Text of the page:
Unnecessary Biographical Data

Dave Black often notes that you should blog regularly, even if nobody reads it.

This summer is an interesting time for me. I am about to start a part time teaching schedule at work and a full time load majoring in mechanical engineering. This is a major change in course from my desire to earn a doctoral degree in New Testament. But alas, I have no desire to have student debt upon graduating. On top of that, my seminary degree, though it taught me a great deal (mostly Greek and Hebrew mattered), was treated with a dismissive attitude when I described my courses to a professor at that school which shall remain unnamed. Getting this degree will also help me to test my theory that if you can learn Greek and Hebrew, math and science should be easy.

Onward to why the summer is interesting. My schedule next semester includes:

  1. Calculus 3,
  2. Physics
  3. Programming for Engineers (I have credits that count for this, but none of the programming skills I learned in high school and freshman year seem to have stuck)
  4. Fundamentals of Engineering

But then I also teach these classes:

  1. Freshman Bible
  2. Sophomore Bible
  3. Junior Bible
  4. Senior Bible
  5. Chapel
  6. Senior Thesis

What I realized when studying, writing curriculum maps and lectures, and trying to get my P’s and Q’s in order is that for the first time in my life I think I may not be able keep up with all of it in my head. I’ve always bought planners and grown weary of using them because its easier to just remember what’s on my plate rather than memorizing it and writing it. So my wife and I spent yesterday writing things down, making a notebook of important websites, passwords, etc (I have a work email, two student emails, a second work email account because the boss needed us to have access to an online calender that our servers didn’t support, the mail address I’ve had for years, and blah, blah, blah).  I have student accounts at two schools, black board at two schools, blackbaud where I teach, etc.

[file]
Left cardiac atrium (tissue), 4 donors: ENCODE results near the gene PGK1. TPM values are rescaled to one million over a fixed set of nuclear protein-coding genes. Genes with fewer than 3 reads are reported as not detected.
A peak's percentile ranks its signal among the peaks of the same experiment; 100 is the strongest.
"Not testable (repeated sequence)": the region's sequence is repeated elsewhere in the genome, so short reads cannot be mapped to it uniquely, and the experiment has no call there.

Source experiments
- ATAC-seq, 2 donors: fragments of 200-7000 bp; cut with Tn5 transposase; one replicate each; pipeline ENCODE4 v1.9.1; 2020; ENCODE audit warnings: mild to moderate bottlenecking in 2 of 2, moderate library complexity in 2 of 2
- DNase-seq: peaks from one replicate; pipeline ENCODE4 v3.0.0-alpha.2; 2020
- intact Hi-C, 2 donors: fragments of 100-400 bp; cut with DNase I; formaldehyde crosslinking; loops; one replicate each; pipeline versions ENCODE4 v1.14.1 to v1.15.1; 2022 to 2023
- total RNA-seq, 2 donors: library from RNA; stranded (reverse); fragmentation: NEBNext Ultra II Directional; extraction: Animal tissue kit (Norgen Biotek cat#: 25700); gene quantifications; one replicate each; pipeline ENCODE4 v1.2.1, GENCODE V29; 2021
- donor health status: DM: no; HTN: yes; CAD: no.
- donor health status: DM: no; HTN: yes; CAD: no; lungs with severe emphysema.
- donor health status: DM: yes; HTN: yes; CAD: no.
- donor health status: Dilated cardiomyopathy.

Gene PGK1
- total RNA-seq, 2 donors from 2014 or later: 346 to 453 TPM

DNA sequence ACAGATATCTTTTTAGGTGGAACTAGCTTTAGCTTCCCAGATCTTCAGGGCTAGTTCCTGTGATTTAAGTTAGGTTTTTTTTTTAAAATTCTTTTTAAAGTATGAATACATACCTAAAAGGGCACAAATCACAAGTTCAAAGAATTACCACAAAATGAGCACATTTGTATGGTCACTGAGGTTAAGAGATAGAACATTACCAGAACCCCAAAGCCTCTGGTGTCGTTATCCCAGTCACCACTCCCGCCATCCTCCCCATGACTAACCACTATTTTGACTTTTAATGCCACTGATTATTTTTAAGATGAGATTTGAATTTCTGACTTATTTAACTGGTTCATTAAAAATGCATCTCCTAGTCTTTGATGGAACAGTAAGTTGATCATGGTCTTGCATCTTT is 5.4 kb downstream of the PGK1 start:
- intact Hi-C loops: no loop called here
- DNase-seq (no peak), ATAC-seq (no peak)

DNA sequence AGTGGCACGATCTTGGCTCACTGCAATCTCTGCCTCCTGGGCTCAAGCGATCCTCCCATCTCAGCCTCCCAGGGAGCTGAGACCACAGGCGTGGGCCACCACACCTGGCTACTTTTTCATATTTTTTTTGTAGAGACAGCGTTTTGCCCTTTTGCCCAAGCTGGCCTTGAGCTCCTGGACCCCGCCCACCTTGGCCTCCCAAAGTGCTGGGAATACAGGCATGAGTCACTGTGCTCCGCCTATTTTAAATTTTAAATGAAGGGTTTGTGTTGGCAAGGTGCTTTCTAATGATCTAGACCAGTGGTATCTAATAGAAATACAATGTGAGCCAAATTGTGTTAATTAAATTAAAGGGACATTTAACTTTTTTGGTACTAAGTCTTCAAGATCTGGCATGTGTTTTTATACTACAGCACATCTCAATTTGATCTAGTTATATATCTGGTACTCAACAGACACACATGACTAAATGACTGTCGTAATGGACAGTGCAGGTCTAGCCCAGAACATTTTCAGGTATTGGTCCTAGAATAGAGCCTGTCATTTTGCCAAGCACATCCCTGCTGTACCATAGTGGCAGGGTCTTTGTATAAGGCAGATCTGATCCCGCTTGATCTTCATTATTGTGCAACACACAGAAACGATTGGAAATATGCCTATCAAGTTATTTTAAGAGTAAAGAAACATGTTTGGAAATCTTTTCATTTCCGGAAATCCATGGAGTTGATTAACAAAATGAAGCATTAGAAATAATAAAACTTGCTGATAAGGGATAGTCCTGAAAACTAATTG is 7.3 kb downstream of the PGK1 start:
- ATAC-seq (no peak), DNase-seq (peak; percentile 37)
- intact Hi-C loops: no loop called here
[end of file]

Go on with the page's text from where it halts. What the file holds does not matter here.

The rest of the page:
Previously, the most copiously annotated aspects of my life were my workouts, my monthly hand written budget (I always liked the math to be written down to avoid self-deception), sermon notes, and research papers. I never wrote schedules, rarely wrote to-do lists, memorized what I needed prior to shopping, tried memorizing all routes for road trips, and as a math teacher learned to do all of high school level math except for tedious long division in my head. Those days are just over. Descartes was clear about the importance of taking copious notes in problem solving. I suppose the next two years or so of my life are one extended problem solving session.

As I sit here, I gaze at a sticky note above my computer monitor reminding me to pay a bill that I know I’ll remember the moment it comes around, but, there it sits just in case.





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